Innovation That Matters

Computer tasks for workers in the developing world

Nonprofit & Social Cause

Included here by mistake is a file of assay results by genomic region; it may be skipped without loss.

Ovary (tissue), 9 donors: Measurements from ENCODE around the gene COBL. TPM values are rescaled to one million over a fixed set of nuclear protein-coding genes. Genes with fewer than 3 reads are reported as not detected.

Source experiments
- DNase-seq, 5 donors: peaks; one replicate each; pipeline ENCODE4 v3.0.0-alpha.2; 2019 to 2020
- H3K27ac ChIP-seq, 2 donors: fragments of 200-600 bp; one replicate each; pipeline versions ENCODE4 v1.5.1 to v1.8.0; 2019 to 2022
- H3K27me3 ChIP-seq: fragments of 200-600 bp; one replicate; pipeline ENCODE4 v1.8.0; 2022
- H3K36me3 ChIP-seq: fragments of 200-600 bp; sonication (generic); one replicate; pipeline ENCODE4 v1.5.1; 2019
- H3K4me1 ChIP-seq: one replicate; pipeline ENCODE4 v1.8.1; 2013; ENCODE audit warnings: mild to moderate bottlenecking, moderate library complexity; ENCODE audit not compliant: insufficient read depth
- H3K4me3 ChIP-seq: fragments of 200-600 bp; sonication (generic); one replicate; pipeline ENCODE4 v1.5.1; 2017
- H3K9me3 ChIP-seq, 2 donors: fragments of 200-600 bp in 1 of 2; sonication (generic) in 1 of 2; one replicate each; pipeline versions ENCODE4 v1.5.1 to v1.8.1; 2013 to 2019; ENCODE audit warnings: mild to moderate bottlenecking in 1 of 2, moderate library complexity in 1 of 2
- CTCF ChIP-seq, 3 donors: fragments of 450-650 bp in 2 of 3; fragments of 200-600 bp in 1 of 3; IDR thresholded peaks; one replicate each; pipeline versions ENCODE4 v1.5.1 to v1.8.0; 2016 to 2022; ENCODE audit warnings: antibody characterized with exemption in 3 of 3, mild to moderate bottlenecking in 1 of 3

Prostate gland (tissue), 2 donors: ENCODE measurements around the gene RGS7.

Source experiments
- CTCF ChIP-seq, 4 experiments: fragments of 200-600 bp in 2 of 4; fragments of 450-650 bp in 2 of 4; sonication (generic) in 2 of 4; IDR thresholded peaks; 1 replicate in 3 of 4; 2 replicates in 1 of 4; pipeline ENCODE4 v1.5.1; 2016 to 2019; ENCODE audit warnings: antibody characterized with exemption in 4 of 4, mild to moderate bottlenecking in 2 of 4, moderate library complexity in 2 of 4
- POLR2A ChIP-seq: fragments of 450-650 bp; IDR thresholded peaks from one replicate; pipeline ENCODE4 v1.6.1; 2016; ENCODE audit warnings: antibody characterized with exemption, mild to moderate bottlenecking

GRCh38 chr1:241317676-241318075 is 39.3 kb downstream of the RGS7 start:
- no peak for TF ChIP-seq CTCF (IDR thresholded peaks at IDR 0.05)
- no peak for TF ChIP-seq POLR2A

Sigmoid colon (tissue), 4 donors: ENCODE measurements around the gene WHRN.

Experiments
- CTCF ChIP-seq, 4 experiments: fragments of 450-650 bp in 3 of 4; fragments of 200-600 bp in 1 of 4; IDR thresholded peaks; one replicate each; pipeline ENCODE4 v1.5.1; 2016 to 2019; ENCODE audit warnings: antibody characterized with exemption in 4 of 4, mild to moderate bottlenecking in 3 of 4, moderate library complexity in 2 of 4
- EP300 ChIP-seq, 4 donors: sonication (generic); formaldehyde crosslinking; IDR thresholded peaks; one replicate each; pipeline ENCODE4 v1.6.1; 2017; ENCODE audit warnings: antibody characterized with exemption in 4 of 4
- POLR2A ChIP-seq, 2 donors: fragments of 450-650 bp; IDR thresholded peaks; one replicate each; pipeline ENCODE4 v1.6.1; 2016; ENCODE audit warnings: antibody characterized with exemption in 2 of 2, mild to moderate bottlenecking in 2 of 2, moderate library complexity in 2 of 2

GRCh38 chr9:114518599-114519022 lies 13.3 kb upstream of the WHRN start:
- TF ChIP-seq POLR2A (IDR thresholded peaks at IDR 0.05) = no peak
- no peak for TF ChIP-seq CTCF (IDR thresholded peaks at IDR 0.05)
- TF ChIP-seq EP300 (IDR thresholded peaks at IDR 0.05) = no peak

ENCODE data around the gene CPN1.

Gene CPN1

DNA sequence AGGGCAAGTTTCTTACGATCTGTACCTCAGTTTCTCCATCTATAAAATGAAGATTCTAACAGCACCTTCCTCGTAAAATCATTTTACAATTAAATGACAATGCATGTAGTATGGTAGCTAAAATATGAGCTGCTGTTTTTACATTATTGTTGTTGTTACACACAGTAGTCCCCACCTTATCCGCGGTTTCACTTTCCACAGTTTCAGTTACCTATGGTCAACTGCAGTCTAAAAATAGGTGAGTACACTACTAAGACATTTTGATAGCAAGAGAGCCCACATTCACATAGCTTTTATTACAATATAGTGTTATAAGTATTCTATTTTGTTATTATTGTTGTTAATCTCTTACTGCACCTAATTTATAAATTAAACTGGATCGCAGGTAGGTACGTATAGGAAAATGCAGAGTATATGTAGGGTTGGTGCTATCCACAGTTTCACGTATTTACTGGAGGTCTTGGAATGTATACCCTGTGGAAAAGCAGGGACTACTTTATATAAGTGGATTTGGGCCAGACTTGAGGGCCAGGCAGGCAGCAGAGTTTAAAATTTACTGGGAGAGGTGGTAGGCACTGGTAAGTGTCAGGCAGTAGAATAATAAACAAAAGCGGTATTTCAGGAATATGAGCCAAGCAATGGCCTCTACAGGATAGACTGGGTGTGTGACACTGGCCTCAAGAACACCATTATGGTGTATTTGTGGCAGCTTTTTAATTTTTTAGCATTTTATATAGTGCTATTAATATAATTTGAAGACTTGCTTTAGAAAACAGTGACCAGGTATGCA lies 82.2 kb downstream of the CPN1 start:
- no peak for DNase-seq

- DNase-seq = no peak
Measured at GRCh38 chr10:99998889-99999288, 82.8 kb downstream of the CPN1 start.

Earlier this year we covered txteagle, a service that aims to fight unemployment in the developing world by enabling mobile phone subscribers there to complete quick jobs via SMS. Operating on much the same principle, Samasource is a San Francisco-based nonprofit that connects workers in the developing world with computer-based tasks. Samasource has partnered with 18 locally owned small businesses, nonprofit training centers and rural data centers in Kenya, Uganda, Cameroon, Ghana and Pakistan. Such service partners are first carefully screened, both for social and economic impact and for their ability to deliver good work. Next, Samasource provides those organizations with free business training, using live sample projects, web-based tools and site visits. Then, Samasource markets the services of its partners to paying clients around the world for tasks such as data entry and digitization, web development, image and site moderation, application testing, video and audio services, project management, research assistance, virtual assistance and tasks via Amazon’s Mechanical Turk. So far, clients including Benetech, GoodGuide and Stanford University Library have provided USD 160,000 in paying projects for more than 500 individuals, with the effect of raising the average income of those people from less than USD 75 per month to USD 300 or more. Through a partnership with CARE International, meanwhile, Samasource is training workers at a refugee camp in Kenya with the help of an iPhone application—codeveloped with CrowdFlower—that lets volunteers in the developed world verify their work. Samasource itself, meanwhile, covers its operating costs by charging its clients a modest service fee. Samasource seeks both clients in need of computer-based help and volunteers to verify refugees’ accuracy via the iPhone application. It’s also exploring the possibility of bringing its services to disadvantaged regions of the U.S. in fields such as quality assurance, web design and geographic information systems. One to partner with or hire for help with your next computer-based project…? (Related: Solar-powered cellphone kiosks for Ugandan women.) Spotted by: Cecilia Biemann



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